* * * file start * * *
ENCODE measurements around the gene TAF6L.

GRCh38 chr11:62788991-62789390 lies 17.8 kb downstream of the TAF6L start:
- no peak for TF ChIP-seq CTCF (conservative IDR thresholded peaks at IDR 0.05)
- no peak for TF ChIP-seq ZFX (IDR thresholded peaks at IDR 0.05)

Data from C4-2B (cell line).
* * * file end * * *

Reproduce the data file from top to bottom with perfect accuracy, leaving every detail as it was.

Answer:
ENCODE measurements around the gene TAF6L.

GRCh38 chr11:62788991-62789390 lies 17.8 kb downstream of the TAF6L start:
- no peak for TF ChIP-seq CTCF (conservative IDR thresholded peaks at IDR 0.05)
- no peak for TF ChIP-seq ZFX (IDR thresholded peaks at IDR 0.05)

Data from C4-2B (cell line).